He’s equally enthusiastic about his For Art’s Sake initiative, for which he managed to raise more than $100,000 in August, from private corporations such as AT&T, Western Health Advantage and Wells Fargo Bank. The program will promote art in the schools and the community, one of Johnson’s stated priorities. It also illustrates the limits of private largesse: $100,000 is barely enough to fund a staffer and an office.

It’s hard not to be infected by Johnson’s optimism; he genuinely appears to believe that people are essentially good and will help the less fortunate out or donate to a worthy cause. But the truth is, in hard times, the good are just as likely to turn cannibal. More Sacramentans may be contributing time and money to charitable causes thanks to Johnson’s encouragement, but overall, donations are down, across the country. There will not be enough beds for the homeless this winter. The so-called economic recovery is shaky at best, and the goodwill of Chevron isn’t going to pull us out of the death spiral.

What would a strong mayor do?

Build a new sports arena with corporate donations!

I know Johnson plans to use corporate donations, because I told him, I think maybe three times, that he must be crazy thinking he’s going to get a publicly subsidized stadium approved by voters in an economy like this, and he corrected me all three times: I’m not necessarily talking about a publicly subsidized stadium, he said.

Don’t get me wrong. I’m all for a new arena. Arco Arena is an embarrassment. I was for the last heavily subsidized stadium proposal, even though I’m aware that such arenas don’t deliver the revenue that’s advertised. Without a new stadium, the Sacramento Kings are almost certain to leave town, and that would be a bummer for a lot of people, myself included. There goes your world-class city. I asked Johnson how important it is that the Kings not leave town on his watch.

“It’s very important, but not because they are a basketball team; [Arco Arena] is one of our biggest employers,” he said. Property and sales taxes from the facility provide vital funding to the city. Arco’s Kings are not just important because they’re an NBA basketball team, as Johnson notes, they also put butts in the seats 50 nights a year. Without the Kings, any bid to build a stadium, publicly subsidized or otherwise, could be doomed from the get-go.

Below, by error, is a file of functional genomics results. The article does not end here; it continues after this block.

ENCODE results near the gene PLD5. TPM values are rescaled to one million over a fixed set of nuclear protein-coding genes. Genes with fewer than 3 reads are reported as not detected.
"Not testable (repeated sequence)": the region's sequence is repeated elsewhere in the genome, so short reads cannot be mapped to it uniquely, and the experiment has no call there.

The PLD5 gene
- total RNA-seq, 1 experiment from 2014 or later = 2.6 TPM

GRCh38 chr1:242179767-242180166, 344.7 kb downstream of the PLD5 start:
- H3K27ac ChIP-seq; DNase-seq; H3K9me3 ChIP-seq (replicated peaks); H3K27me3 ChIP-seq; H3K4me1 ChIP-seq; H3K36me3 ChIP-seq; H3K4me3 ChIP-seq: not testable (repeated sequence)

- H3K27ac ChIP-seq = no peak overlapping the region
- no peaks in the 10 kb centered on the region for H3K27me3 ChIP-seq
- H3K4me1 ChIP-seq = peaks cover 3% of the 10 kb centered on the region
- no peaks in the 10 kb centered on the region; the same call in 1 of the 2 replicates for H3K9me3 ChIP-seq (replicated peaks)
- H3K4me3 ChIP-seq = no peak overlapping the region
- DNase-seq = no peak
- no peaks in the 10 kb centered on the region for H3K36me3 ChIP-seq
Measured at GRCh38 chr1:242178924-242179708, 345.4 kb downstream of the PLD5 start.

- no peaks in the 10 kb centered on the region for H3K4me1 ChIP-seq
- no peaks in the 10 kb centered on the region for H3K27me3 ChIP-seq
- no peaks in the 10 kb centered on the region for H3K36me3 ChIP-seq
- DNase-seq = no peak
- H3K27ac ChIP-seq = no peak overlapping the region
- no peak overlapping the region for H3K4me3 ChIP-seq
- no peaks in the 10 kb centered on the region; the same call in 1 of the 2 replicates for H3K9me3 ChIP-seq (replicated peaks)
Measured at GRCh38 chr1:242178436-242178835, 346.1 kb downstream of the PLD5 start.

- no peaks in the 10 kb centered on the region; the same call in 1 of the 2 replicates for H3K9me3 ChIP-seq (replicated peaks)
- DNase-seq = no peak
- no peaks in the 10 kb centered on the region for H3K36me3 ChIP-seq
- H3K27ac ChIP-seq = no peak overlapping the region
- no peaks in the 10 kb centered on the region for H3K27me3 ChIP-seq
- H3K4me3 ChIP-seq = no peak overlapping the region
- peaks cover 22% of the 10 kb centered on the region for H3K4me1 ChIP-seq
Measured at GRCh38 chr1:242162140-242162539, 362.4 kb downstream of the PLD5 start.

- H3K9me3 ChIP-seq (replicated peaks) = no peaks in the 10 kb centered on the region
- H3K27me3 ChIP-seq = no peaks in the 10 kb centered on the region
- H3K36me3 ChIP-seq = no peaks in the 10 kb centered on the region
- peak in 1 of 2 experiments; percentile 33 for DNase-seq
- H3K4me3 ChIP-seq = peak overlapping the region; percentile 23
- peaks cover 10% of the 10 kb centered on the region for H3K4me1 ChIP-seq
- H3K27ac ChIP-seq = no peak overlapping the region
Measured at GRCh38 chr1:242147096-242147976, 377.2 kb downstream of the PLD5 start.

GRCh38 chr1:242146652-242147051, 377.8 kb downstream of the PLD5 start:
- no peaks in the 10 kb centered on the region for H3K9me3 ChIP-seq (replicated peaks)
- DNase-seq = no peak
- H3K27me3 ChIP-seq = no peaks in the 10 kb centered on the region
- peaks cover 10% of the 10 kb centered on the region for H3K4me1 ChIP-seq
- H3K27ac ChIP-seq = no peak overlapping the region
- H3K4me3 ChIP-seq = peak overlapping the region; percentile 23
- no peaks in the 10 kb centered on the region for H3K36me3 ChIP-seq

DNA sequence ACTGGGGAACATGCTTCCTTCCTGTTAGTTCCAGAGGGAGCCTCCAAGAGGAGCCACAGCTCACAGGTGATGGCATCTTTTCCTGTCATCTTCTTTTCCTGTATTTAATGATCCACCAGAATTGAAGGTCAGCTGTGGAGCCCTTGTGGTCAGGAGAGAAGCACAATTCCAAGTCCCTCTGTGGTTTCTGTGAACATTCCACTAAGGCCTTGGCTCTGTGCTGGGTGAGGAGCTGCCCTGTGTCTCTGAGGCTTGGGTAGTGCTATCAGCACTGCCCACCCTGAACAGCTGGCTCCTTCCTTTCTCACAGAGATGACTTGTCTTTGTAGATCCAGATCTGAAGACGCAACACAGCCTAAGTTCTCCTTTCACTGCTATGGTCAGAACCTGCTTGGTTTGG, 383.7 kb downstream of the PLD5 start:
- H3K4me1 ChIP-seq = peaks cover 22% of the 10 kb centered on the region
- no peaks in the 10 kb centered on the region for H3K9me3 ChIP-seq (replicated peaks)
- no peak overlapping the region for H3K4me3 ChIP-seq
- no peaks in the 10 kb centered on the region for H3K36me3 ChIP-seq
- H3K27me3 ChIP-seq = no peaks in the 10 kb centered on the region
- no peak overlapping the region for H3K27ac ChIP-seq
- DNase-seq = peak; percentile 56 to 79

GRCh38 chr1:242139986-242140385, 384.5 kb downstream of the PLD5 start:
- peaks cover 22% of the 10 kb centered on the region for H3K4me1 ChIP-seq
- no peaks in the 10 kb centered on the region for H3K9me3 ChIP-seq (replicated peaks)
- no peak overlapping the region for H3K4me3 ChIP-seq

“I hope that we don’t get to that point,” Johnson said.

I babbled something about how I’d just figured out that the Oklahoma City Thunder are actually the team formerly known as the Seattle SuperSonics. That’s how ruthless these teams are! Either build them a new stadium or they’ll move to … Oklahoma City? Anaheim? Las Vegas? Haven’t we been down this road before? Can we save the Kings? Should we even bother? The odds are insurmountable, but Johnson appears to believe he can get the job done.

Where are we gonna get the revenue for all this world-class city stuff? I think I might have asked that three times, too. No one in the room really seemed to know. Perhaps a stronger mayor will be able to figure it out.

There’s been a lot of media recently about how Johnson’s strong-mayor initiative has divided the city council as well as the business community. If that’s so, he claims not to see it. He and his fellow council members vote the same 90 percent of the time, he says. Sure they have disagreements, but they’re conducted respectfully. No problem here, move along.

Johnson’s confidence, considering the stakes, at times almost borders on naiveté. I’m tempted to chalk it up to his Christian beliefs. Jesus had a secret, after all. When you turn the other cheek and your opponent strikes you again, it leaves him wide open for a right cross. Nice guys don’t always finish last. Sometimes they aren’t even nice guys. In the coming months, as the June primary and the strong-mayor initiative grow nearer, we’re gonna find out just what Kevin Johnson is made of.